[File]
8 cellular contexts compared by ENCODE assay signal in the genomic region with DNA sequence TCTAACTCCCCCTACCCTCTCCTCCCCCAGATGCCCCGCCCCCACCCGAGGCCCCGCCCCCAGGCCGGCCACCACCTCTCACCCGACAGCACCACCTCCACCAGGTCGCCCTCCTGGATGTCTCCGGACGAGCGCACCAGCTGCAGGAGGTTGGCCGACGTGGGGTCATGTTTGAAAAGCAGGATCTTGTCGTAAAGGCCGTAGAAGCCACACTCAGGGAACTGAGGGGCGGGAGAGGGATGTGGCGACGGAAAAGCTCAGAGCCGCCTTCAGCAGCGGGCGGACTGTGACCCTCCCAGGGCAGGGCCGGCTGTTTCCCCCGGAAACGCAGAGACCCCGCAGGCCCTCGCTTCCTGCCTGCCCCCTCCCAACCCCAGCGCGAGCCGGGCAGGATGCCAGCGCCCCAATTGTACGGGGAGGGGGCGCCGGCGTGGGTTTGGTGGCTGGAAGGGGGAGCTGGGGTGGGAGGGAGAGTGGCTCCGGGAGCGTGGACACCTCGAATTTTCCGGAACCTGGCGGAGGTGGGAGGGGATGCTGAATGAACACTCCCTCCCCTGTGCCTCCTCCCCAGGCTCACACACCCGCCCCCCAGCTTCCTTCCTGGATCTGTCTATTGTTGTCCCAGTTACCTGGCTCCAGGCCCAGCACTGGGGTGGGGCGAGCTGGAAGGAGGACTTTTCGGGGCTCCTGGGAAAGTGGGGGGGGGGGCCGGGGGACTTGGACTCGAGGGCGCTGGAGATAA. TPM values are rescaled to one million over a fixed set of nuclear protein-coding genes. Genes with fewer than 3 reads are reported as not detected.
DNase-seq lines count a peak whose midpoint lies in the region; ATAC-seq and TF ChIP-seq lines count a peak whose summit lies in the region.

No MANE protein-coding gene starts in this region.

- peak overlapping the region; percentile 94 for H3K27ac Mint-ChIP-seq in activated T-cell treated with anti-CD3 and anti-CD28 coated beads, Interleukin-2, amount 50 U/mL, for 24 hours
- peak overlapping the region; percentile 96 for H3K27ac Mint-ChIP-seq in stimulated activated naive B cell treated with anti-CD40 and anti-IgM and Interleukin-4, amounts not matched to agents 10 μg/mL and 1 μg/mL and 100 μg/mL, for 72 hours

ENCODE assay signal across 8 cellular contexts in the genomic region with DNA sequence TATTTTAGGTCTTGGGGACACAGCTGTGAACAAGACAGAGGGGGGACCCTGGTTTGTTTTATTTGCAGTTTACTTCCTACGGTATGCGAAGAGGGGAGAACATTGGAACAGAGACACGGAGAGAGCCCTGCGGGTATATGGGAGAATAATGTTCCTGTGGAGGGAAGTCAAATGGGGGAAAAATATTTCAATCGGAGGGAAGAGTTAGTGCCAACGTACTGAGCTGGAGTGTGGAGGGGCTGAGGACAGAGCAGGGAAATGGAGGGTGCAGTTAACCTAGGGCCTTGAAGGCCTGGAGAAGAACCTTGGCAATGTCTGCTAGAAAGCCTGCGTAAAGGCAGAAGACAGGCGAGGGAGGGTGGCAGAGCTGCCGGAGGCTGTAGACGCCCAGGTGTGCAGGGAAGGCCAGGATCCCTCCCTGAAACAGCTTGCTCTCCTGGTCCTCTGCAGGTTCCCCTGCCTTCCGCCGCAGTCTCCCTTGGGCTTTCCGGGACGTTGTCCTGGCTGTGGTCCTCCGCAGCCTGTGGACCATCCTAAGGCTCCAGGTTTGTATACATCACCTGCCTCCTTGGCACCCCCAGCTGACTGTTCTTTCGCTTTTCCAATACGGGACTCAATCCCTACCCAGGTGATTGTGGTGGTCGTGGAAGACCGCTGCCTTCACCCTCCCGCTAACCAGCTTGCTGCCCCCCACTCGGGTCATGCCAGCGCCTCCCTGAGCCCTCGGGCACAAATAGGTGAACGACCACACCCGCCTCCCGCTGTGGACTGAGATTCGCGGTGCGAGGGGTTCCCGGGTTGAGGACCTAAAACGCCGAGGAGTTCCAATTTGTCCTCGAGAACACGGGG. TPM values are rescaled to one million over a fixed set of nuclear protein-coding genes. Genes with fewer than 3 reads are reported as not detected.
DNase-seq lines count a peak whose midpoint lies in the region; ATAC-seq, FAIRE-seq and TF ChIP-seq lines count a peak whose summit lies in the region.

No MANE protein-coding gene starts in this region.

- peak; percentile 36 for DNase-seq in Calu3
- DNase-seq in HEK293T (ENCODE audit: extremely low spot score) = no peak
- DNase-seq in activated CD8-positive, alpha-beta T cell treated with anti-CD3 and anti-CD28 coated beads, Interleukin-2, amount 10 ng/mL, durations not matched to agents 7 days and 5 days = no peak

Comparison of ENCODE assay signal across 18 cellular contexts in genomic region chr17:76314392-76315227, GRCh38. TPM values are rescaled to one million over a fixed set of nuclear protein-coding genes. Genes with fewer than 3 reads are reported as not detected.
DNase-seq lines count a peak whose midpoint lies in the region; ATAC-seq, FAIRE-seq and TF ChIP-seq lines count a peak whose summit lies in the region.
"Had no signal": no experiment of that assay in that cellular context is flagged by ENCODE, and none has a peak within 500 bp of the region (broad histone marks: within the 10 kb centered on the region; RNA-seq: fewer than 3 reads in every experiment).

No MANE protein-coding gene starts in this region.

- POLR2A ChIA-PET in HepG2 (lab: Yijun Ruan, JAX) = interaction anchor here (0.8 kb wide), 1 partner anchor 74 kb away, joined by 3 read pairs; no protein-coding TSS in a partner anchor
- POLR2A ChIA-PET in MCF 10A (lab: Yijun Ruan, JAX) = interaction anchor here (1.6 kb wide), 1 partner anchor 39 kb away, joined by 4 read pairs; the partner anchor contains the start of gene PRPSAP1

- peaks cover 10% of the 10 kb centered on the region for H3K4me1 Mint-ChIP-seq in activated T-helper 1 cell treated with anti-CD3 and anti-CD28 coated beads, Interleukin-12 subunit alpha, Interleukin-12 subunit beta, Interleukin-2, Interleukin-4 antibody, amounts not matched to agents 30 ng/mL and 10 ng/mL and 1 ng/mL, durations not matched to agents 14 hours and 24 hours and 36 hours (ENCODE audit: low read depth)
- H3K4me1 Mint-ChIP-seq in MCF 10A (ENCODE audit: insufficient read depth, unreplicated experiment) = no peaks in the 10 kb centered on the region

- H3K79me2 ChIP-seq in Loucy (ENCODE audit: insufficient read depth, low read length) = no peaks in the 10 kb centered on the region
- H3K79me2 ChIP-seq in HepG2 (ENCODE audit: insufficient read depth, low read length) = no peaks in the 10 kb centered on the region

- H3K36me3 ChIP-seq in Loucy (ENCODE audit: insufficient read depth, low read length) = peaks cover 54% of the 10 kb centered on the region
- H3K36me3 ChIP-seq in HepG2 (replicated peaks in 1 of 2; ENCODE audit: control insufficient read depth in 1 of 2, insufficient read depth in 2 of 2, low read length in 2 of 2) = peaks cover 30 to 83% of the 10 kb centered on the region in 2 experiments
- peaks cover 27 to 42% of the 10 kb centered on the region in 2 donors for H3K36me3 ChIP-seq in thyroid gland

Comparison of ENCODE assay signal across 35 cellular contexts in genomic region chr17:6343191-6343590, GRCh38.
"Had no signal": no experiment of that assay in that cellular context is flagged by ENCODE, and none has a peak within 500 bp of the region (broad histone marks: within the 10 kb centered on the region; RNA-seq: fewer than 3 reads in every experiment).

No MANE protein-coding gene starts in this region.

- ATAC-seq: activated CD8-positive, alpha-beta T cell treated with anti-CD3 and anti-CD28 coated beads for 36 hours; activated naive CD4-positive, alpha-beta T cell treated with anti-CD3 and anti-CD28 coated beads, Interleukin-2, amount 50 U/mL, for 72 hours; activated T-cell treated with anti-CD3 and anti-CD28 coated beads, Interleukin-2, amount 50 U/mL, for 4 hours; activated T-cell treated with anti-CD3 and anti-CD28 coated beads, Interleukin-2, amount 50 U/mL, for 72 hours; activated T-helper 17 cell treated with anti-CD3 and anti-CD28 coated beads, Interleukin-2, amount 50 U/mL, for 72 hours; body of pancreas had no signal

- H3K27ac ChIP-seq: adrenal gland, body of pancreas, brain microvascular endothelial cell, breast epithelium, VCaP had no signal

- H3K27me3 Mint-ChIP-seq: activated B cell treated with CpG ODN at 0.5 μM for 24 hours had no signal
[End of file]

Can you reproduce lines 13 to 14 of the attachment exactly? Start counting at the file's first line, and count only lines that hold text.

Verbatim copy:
DNase-seq lines count a peak whose midpoint lies in the region; ATAC-seq, FAIRE-seq and TF ChIP-seq lines count a peak whose summit lies in the region.
"Had no signal": no experiment of that assay in that cellular context is flagged by ENCODE, and none has a peak within 500 bp of the region (broad histone marks: within the 10 kb centered on the region; RNA-seq: fewer than 3 reads in every experiment).